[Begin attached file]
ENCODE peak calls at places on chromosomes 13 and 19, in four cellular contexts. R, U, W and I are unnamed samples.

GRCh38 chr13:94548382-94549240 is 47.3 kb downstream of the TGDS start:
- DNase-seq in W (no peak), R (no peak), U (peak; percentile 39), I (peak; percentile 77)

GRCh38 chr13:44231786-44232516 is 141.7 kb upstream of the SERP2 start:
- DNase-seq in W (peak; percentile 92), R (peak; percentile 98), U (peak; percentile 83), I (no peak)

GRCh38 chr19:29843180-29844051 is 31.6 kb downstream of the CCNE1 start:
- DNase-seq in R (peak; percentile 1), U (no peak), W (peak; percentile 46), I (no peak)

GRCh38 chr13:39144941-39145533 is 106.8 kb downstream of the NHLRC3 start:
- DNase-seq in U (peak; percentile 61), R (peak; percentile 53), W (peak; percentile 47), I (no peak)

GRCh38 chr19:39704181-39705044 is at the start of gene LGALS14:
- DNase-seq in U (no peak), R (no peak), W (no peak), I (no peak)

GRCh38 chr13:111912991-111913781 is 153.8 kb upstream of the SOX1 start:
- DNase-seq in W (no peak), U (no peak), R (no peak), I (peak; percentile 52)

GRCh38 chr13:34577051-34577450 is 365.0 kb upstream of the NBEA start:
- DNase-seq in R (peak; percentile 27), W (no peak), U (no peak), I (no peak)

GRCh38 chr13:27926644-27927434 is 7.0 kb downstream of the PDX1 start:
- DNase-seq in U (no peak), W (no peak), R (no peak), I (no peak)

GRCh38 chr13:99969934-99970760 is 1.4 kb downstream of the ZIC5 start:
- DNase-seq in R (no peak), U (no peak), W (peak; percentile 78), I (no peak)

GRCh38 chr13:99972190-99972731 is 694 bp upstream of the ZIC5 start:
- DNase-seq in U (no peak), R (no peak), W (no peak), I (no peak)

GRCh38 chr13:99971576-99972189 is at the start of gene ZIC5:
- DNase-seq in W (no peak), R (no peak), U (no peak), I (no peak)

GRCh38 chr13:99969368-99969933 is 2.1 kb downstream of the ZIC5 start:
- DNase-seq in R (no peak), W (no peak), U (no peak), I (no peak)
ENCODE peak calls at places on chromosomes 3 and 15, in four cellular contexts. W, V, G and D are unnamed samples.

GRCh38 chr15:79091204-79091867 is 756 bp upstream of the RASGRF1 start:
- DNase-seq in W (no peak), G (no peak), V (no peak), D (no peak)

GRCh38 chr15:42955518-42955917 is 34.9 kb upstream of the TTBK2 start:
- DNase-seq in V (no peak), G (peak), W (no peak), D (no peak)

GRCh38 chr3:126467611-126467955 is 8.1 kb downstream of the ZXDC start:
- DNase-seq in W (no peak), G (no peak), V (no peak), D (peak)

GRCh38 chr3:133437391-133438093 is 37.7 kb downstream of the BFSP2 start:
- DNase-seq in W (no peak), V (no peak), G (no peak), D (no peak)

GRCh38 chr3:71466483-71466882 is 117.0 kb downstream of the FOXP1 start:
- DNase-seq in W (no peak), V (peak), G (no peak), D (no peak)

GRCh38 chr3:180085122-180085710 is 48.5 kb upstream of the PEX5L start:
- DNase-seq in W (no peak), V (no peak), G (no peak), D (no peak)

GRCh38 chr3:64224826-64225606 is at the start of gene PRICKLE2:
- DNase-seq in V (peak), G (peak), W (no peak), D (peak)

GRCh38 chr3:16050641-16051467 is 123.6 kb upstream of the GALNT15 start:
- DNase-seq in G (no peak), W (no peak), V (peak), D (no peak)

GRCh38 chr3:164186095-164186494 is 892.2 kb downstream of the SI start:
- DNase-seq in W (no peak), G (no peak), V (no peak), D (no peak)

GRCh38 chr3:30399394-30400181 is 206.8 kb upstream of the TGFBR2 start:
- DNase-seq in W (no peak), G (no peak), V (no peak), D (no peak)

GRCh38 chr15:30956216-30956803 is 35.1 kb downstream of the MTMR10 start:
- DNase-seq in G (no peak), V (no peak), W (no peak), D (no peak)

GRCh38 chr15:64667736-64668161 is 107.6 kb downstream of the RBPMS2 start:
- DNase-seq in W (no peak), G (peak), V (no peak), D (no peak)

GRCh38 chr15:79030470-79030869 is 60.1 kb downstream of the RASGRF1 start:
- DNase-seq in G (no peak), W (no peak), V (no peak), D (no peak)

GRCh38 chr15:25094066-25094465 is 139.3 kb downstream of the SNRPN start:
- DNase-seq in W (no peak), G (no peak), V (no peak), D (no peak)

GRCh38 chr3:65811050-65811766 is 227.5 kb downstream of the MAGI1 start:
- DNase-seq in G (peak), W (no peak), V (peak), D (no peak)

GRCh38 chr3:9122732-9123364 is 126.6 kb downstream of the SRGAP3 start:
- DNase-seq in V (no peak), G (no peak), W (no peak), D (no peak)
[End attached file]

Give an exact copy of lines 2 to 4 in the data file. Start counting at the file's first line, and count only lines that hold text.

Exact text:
GRCh38 chr13:94548382-94549240 is 47.3 kb downstream of the TGDS start:
- DNase-seq in W (no peak), R (no peak), U (peak; percentile 39), I (peak; percentile 77)

GRCh38 chr13:44231786-44232516 is 141.7 kb upstream of the SERP2 start: